Three Californias? Measure to split state heads to November ballot

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California voters in November will decide whether they want their Golden State split into three.

Election officials say this year's effort gathered the roughly 365,000 signatures it needed to land on the general election ballot.

A publicized effort by activists to have California secede from the United States, branded the "Calexit" proposal, continues to be bandied about for the ballot in 2020.

Draper's plan would loop the Central Coast in with Los Angeles in one state simply called "California".

Northern California would include 40 counties from Santa Cruz to the OR border, including the Bay Area, the Sacramento region and parts of the San Joaquin Valley.

The southern state would comprise Orange, Riverside, San Bernardino, San Diego, Imperial, Kern, Kings, Fresno, Tulare, Inyo, Madera, and Mono.

Adding the initiative to the ballot would be the first step in a long process that would ultimately require approval from Congress.

The plan to divide California
The plan to divide California

"These three states", Draper told the Mercury News last month, "create hope and opportunity for Californians".

The initiative was spearheaded by a venture capitalist who says regional communities would function better.

"If some people feel that their government isn't working for them - and I know a lot of people in very poor regions feel that the status quo is not working for them - this would be an opportunity for them to easily move to another state without leaving the attractive weather we get here", he said. The state report notes that California's water system is "one of the most complex in the world" because water "does not naturally appear in California where demand is highest".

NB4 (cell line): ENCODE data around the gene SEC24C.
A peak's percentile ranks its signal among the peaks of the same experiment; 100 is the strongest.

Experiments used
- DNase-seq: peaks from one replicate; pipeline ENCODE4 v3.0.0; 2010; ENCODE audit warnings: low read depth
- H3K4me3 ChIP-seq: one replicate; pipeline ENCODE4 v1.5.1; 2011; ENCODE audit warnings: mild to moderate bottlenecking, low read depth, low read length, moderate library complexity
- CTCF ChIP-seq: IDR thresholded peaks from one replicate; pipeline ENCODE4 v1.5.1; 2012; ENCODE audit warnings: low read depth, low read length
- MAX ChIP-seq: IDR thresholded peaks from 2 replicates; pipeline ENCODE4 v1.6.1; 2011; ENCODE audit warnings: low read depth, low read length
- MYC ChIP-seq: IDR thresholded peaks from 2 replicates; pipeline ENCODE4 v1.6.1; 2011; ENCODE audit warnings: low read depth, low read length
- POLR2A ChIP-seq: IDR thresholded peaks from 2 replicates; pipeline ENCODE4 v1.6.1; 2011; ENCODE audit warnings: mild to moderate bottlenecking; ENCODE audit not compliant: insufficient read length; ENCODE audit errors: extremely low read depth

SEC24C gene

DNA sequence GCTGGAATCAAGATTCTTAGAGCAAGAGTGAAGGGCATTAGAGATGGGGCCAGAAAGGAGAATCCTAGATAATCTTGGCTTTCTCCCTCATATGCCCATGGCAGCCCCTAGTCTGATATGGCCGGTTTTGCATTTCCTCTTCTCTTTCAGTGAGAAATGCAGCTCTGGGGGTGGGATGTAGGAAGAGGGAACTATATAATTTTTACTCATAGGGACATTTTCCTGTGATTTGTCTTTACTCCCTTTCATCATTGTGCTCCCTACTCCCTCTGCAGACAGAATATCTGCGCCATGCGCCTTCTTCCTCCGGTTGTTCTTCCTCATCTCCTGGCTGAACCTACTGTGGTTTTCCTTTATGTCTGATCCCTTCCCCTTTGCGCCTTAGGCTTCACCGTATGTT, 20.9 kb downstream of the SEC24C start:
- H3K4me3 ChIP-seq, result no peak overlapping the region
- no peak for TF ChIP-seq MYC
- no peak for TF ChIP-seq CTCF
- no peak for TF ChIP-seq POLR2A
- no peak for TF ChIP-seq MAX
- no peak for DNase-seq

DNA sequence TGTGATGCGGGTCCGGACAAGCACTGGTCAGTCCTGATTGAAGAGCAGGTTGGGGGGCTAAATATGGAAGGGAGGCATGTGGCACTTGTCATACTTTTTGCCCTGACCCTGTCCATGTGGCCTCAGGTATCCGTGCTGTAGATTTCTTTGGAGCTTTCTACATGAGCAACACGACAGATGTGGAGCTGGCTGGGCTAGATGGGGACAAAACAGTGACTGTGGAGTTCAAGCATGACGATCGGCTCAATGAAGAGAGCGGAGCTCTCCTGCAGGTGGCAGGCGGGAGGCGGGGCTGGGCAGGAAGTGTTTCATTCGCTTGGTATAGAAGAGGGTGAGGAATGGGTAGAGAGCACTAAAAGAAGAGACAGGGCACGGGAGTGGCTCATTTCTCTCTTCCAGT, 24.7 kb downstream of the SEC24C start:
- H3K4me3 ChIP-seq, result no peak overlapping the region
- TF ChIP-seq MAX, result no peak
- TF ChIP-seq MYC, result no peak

An exterior of the state capitol is shown on January 5, 2006 in Sacramento, California.

Draper argues that California has become "nearly ungovernable" because of its diverse economies and population. California voters already approved breaking up the state in 1859, but Congress did not act on it.

Padilla said he would certify the initiative on June 28 unless it is withdrawn by Draper.

The only solution, he maintains, is smaller governments better equipped to respond to residents' specific needs depending on the region of California where they live. Going into the 2016 elections, he was trying (unsuccessfully) to get a ballot initiative certified that would have aimed at creating six Californias.

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